Page:Confederate Military History - 1899 - Volume 1.djvu/177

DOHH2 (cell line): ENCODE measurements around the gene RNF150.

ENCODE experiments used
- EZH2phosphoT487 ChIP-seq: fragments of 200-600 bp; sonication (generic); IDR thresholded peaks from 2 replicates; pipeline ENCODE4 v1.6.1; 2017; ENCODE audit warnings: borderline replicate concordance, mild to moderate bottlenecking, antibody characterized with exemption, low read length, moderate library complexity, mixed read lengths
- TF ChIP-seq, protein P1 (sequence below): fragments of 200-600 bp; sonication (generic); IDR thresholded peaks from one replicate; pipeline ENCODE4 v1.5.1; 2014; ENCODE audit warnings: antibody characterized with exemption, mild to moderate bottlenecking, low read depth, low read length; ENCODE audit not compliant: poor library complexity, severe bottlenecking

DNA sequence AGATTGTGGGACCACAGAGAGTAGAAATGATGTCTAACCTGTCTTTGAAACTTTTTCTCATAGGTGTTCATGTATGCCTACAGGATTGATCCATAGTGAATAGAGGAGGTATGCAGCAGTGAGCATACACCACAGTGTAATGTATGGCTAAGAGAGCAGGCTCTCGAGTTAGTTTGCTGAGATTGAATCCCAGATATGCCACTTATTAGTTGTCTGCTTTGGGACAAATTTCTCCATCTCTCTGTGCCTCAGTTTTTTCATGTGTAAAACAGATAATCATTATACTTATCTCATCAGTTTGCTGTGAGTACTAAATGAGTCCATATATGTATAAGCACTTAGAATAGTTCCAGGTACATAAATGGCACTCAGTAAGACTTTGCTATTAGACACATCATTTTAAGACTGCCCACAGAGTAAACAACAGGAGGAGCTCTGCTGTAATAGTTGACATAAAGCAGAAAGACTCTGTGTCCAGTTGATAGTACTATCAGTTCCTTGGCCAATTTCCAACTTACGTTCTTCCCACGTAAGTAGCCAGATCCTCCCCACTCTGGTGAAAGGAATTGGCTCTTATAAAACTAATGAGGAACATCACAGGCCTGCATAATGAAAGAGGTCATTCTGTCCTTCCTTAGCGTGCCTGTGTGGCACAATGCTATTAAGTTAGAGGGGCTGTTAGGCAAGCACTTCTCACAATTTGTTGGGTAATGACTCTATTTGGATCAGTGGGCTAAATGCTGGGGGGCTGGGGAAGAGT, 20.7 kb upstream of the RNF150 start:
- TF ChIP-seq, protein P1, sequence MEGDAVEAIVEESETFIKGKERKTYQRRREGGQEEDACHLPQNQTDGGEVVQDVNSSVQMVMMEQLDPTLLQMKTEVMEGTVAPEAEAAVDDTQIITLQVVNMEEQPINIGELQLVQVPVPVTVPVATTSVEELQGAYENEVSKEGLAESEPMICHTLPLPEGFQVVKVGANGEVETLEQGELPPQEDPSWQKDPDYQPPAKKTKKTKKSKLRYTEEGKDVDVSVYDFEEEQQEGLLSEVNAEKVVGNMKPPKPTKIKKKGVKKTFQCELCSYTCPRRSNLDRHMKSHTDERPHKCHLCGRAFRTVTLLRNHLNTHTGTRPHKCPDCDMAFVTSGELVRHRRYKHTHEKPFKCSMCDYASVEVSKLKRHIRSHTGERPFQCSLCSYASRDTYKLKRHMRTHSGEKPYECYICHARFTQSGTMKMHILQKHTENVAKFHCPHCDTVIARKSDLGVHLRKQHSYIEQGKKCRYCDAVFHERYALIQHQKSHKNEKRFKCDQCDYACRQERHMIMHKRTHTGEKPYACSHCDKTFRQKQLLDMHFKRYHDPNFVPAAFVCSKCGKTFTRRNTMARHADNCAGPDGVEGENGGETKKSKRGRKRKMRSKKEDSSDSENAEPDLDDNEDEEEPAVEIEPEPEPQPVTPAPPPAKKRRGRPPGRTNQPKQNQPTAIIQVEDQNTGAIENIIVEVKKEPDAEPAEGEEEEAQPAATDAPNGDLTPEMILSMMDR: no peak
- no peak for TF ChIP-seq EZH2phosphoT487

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employed by Napoleon in the subsequent negotiations, for recording the private interviews in which Napoleon revealed his thoughts. Ignoring Talleyrand, who had heretofore been in charge of the negotiations, he summoned two of his ministers and opened his mind. With the exception of a previous conversation which he had with Talleyrand, but of which no record exists, the first expression of his purpose was made to Marbois and Decrès April 10, 1803. He thus abruptly addressed them: "I know the full value of Louisiana, and I have been desirous of repairing the fault of the French negotiator who abandoned it in 1763. A few lines of a treaty have restored it to me, and I have scarcely recovered it when I must expect to lose it. But if it escapes from me, it shall one day cost dearer to those who oblige me to strip myself of it than to those to whom I wish to deliver it. The English have successively taken from France, Canada, Cape Breton, Nova Scotia, New Foundland, and the richest portions of Asia. They are engaged in exciting trouble in St. Domingo. They shall not have the Mississippi, which they court. Louisiana is nothing in comparison with their conquests in all parts of the globe, and yet the jealousy they feel at the restoration of this colony to the sovereignty of France acquaints me with their wish to take possession of it, and it is thus they begin the war. They have twenty ships of war in the Gulf of Mexico; they sail over those seas as sovereigns, whilst our affairs in St. Domingo have been growing worse every day since the death of Leclerc. The conquest of Louisiana would be easy, if they only took the trouble to make a descent there. I have not a moment to lose in putting it out of their reach. I know not whether they are not already there. It is their usual course, and if I had been in their place I would not have waited. I wish, if there is still time, to take away from them any idea that they may have of ever possessing that colony. I think of ceding it to the United States.